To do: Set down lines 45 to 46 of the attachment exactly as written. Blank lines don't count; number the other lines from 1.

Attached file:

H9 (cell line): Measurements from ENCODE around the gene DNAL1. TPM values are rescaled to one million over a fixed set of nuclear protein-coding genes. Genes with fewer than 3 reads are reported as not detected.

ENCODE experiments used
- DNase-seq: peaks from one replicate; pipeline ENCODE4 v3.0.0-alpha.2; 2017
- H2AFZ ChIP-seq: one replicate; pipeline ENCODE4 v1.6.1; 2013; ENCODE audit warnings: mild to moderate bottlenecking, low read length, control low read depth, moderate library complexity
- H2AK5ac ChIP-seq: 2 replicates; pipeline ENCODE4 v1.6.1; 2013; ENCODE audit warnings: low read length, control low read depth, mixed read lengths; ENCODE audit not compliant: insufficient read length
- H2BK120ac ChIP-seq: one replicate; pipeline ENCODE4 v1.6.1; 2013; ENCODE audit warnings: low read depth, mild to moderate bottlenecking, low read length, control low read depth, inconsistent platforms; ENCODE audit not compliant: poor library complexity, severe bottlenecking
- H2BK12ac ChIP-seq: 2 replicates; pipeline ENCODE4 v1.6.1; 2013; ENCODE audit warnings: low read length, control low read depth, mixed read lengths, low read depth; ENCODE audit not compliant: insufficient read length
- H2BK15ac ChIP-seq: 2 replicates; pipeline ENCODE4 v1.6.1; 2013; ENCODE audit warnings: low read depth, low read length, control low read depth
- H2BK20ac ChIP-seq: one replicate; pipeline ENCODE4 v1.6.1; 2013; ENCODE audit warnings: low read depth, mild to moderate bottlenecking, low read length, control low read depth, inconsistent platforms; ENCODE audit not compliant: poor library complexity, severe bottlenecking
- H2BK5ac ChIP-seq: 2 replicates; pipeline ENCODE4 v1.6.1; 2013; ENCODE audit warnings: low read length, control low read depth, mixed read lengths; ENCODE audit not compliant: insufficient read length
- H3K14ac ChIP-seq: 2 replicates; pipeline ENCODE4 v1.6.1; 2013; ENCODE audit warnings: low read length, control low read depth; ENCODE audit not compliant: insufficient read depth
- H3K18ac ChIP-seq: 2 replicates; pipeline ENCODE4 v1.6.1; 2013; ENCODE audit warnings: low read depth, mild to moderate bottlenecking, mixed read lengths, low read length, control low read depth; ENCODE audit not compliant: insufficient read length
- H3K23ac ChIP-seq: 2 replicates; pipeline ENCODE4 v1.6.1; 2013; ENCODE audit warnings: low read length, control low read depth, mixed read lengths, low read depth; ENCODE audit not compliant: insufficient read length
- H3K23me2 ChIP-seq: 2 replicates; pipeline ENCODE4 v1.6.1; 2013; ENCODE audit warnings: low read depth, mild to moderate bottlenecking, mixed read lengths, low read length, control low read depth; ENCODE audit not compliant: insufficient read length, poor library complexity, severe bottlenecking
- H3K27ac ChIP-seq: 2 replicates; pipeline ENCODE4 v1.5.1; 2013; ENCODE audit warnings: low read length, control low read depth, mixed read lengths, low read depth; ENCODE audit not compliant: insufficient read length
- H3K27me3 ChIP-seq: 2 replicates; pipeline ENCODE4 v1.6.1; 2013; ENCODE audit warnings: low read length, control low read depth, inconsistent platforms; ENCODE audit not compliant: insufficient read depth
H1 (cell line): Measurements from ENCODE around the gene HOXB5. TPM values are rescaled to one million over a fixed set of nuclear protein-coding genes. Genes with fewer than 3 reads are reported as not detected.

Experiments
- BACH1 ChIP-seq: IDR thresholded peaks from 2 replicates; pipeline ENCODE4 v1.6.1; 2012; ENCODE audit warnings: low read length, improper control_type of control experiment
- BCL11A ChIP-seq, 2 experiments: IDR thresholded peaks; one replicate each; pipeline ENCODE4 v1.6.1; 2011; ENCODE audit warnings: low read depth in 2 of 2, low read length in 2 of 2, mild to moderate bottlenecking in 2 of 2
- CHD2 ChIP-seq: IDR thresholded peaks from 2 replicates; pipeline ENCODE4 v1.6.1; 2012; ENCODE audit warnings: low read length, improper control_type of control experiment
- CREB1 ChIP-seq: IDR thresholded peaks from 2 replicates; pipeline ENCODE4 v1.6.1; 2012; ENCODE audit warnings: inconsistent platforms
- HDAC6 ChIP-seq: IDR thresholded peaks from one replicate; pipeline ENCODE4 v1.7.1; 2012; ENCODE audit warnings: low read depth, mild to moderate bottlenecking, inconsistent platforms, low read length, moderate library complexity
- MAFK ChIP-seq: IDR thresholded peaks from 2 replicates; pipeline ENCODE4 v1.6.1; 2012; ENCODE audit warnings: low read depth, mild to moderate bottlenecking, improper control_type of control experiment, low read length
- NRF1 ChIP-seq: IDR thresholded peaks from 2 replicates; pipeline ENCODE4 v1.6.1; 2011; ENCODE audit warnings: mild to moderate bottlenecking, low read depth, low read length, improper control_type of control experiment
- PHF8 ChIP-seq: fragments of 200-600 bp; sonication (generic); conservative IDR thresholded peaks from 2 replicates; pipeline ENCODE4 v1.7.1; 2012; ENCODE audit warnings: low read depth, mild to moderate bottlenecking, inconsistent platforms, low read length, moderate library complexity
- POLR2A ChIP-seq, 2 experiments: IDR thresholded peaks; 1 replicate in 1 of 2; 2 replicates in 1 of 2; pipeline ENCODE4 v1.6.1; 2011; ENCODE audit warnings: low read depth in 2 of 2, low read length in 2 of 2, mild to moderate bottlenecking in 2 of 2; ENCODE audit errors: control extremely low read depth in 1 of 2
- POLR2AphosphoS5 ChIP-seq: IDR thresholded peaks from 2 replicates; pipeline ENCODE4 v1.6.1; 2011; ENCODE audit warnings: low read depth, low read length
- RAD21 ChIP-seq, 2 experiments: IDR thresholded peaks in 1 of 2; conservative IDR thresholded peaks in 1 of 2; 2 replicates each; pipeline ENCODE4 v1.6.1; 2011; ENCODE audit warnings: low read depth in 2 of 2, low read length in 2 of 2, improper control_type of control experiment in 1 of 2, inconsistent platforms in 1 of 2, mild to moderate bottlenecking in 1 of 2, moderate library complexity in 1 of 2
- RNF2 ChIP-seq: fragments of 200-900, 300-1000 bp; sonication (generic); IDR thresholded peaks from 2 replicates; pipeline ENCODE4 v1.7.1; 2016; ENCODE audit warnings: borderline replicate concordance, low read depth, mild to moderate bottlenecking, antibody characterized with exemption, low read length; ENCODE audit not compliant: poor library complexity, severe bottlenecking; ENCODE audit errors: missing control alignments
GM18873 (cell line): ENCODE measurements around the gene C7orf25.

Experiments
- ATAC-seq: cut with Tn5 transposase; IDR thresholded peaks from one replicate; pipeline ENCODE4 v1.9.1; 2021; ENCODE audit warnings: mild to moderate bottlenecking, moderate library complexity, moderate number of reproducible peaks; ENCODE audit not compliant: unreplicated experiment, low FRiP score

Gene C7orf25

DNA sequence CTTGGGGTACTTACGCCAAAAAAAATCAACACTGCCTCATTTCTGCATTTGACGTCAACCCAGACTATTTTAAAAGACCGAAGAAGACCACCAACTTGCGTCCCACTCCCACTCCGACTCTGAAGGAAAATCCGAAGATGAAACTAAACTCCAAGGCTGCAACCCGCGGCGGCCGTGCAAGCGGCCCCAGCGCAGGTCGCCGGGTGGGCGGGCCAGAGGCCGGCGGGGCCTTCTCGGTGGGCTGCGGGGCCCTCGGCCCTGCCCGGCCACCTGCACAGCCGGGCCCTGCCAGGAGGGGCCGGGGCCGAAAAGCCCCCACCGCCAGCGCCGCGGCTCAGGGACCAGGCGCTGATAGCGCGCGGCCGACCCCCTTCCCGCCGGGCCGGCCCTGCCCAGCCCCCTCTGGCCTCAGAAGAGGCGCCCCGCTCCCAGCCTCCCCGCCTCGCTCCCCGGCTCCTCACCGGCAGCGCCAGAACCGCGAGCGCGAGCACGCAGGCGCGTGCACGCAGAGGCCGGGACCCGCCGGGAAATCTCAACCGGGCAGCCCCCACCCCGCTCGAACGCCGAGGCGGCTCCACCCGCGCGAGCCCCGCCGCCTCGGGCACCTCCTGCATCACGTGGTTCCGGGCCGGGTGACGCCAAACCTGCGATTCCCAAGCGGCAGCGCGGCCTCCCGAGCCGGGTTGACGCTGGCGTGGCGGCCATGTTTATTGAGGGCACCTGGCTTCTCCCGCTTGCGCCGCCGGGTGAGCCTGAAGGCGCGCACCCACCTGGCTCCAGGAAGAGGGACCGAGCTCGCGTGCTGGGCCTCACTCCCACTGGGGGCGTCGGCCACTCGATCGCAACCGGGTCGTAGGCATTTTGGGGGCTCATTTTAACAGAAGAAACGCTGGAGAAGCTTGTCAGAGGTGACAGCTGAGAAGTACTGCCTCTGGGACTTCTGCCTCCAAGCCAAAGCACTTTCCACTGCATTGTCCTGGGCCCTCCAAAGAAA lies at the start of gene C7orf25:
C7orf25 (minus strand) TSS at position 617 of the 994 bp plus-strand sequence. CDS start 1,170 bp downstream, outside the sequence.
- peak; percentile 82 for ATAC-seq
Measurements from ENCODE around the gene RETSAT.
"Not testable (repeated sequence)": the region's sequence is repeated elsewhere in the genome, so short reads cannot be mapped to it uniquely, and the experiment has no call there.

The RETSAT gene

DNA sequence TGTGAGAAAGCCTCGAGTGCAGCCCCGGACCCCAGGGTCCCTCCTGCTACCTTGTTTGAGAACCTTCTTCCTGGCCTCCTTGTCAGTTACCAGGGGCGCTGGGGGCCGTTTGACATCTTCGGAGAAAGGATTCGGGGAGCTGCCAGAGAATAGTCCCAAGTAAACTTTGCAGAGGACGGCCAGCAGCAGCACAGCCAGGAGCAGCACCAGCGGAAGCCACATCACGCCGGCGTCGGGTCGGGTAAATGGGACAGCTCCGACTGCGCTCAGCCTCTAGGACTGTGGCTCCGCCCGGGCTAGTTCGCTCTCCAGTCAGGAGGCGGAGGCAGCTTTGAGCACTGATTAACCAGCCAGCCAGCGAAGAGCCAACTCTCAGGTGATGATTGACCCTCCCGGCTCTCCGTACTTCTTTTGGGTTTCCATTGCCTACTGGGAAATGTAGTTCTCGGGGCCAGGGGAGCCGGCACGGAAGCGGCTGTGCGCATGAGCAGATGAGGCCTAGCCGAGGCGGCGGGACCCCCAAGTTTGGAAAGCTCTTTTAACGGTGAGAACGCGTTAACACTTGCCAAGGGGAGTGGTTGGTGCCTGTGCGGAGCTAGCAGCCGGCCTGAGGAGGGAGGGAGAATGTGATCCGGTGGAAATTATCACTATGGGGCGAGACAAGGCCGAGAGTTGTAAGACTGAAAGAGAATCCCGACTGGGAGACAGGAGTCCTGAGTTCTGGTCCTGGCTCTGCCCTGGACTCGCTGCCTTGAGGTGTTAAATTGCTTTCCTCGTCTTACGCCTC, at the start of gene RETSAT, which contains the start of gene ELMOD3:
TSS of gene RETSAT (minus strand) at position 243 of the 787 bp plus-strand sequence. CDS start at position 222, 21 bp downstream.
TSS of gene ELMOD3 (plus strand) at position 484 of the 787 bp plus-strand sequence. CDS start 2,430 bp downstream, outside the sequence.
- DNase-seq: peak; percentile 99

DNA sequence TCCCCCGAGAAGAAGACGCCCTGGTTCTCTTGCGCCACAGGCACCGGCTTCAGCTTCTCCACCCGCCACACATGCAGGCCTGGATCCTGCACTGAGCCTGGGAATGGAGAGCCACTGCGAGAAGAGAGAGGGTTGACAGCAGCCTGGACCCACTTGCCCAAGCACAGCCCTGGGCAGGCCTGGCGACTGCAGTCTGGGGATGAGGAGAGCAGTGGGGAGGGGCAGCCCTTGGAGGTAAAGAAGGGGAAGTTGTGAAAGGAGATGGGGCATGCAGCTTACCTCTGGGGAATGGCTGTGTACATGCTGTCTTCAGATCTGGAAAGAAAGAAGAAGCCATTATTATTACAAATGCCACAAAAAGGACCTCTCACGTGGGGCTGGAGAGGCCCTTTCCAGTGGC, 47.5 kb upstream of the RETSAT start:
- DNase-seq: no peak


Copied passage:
DNA sequence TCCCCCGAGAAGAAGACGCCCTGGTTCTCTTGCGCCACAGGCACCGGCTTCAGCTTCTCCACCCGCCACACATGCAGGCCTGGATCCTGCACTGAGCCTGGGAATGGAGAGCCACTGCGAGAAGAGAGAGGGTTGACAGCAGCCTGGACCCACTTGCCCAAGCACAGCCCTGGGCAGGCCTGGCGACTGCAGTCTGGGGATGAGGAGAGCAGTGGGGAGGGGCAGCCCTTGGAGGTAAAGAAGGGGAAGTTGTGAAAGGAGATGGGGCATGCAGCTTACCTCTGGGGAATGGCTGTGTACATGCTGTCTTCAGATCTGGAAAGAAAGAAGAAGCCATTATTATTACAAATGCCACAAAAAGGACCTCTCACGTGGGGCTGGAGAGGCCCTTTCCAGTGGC, 47.5 kb upstream of the RETSAT start:
- DNase-seq: no peak